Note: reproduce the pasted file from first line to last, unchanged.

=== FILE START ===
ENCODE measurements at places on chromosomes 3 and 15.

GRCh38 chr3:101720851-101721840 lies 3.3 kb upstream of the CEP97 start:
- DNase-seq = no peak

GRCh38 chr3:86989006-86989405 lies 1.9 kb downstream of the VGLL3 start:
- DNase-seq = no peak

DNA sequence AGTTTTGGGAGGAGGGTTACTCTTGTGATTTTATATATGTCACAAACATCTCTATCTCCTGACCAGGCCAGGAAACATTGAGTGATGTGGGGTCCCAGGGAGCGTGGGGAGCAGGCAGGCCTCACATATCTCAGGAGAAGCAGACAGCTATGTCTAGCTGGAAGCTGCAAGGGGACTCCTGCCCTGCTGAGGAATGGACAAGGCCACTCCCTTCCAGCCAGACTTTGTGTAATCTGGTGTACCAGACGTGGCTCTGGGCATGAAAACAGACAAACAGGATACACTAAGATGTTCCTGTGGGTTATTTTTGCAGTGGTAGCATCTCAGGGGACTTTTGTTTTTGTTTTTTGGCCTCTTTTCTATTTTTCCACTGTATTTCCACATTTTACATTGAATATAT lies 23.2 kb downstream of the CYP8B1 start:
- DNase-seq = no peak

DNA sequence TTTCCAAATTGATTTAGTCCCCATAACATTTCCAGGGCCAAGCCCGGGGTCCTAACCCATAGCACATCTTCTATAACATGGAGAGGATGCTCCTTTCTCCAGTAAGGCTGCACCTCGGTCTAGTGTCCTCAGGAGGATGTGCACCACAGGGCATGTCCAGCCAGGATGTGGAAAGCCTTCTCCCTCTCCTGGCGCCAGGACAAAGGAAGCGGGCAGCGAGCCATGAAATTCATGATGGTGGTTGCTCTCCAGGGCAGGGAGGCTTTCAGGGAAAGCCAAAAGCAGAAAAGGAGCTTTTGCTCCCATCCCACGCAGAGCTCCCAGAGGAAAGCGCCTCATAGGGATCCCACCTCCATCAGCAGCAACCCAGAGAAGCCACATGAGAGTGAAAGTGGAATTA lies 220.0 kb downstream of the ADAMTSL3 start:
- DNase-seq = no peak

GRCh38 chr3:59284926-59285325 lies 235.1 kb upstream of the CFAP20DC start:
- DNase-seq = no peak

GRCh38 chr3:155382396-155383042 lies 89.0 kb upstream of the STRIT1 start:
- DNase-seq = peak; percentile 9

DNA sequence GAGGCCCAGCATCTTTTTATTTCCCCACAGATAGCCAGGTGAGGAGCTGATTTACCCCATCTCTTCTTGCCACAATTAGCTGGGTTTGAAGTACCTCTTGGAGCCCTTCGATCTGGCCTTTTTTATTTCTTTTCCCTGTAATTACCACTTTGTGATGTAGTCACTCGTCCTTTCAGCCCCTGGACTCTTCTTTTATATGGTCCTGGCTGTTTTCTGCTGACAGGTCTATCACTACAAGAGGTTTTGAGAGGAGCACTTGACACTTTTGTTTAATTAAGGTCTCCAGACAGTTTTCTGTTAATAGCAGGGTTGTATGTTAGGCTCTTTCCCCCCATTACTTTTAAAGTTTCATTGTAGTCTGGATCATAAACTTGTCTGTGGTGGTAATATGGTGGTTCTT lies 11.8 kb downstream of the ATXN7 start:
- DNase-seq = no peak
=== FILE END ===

ENCODE measurements at places on chromosomes 3 and 15.

GRCh38 chr3:101720851-101721840 lies 3.3 kb upstream of the CEP97 start:
- DNase-seq = no peak

GRCh38 chr3:86989006-86989405 lies 1.9 kb downstream of the VGLL3 start:
- DNase-seq = no peak

DNA sequence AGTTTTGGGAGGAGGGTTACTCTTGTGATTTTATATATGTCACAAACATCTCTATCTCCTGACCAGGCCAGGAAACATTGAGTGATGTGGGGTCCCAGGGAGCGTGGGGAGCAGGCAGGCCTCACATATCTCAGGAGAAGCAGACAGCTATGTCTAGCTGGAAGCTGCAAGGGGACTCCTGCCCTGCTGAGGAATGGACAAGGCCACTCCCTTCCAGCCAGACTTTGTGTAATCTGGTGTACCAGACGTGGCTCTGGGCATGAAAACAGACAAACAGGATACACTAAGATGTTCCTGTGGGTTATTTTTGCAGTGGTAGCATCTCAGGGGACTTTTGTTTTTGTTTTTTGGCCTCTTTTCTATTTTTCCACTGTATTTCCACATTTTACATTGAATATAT lies 23.2 kb downstream of the CYP8B1 start:
- DNase-seq = no peak

DNA sequence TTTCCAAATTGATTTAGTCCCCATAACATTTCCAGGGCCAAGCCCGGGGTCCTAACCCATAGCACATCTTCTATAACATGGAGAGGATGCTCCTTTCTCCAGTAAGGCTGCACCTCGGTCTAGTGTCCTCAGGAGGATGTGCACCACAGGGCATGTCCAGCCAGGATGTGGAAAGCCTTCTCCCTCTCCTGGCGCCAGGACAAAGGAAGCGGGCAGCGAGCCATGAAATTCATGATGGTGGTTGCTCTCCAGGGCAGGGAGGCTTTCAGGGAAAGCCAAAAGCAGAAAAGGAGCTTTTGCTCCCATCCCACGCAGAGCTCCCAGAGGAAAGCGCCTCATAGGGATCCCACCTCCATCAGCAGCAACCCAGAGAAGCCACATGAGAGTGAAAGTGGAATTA lies 220.0 kb downstream of the ADAMTSL3 start:
- DNase-seq = no peak

GRCh38 chr3:59284926-59285325 lies 235.1 kb upstream of the CFAP20DC start:
- DNase-seq = no peak

GRCh38 chr3:155382396-155383042 lies 89.0 kb upstream of the STRIT1 start:
- DNase-seq = peak; percentile 9

DNA sequence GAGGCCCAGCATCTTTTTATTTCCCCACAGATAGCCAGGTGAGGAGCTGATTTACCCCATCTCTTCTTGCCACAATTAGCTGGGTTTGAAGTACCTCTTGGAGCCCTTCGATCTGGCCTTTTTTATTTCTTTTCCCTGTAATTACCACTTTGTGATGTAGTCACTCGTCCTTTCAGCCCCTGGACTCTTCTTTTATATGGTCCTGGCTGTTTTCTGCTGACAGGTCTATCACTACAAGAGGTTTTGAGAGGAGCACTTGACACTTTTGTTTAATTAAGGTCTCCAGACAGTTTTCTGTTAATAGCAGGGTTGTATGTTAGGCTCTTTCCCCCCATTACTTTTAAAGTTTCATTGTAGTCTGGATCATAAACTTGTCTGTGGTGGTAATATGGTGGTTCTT lies 11.8 kb downstream of the ATXN7 start:
- DNase-seq = no peak